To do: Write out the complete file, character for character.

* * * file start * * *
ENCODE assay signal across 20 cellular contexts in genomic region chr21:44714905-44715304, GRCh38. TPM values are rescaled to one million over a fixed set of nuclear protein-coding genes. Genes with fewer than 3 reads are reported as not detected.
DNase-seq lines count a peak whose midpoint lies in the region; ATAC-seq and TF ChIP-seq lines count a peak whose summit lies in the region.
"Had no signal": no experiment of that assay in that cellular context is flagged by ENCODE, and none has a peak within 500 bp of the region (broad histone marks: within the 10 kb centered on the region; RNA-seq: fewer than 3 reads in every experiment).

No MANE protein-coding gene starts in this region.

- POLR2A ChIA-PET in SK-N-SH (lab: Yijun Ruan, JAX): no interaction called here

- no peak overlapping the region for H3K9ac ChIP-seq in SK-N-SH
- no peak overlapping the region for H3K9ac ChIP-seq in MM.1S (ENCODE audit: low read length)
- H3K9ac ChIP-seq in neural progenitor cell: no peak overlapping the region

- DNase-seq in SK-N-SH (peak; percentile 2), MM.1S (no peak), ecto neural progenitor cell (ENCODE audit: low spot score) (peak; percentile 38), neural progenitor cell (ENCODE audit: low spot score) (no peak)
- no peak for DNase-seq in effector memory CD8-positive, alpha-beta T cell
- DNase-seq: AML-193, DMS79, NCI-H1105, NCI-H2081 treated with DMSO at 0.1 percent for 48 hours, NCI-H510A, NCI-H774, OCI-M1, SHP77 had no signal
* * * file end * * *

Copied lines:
ENCODE assay signal across 20 cellular contexts in genomic region chr21:44714905-44715304, GRCh38. TPM values are rescaled to one million over a fixed set of nuclear protein-coding genes. Genes with fewer than 3 reads are reported as not detected.
DNase-seq lines count a peak whose midpoint lies in the region; ATAC-seq and TF ChIP-seq lines count a peak whose summit lies in the region.
"Had no signal": no experiment of that assay in that cellular context is flagged by ENCODE, and none has a peak within 500 bp of the region (broad histone marks: within the 10 kb centered on the region; RNA-seq: fewer than 3 reads in every experiment).

No MANE protein-coding gene starts in this region.

- POLR2A ChIA-PET in SK-N-SH (lab: Yijun Ruan, JAX): no interaction called here

- no peak overlapping the region for H3K9ac ChIP-seq in SK-N-SH
- no peak overlapping the region for H3K9ac ChIP-seq in MM.1S (ENCODE audit: low read length)
- H3K9ac ChIP-seq in neural progenitor cell: no peak overlapping the region

- DNase-seq in SK-N-SH (peak; percentile 2), MM.1S (no peak), ecto neural progenitor cell (ENCODE audit: low spot score) (peak; percentile 38), neural progenitor cell (ENCODE audit: low spot score) (no peak)
- no peak for DNase-seq in effector memory CD8-positive, alpha-beta T cell
- DNase-seq: AML-193, DMS79, NCI-H1105, NCI-H2081 treated with DMSO at 0.1 percent for 48 hours, NCI-H510A, NCI-H774, OCI-M1, SHP77 had no signal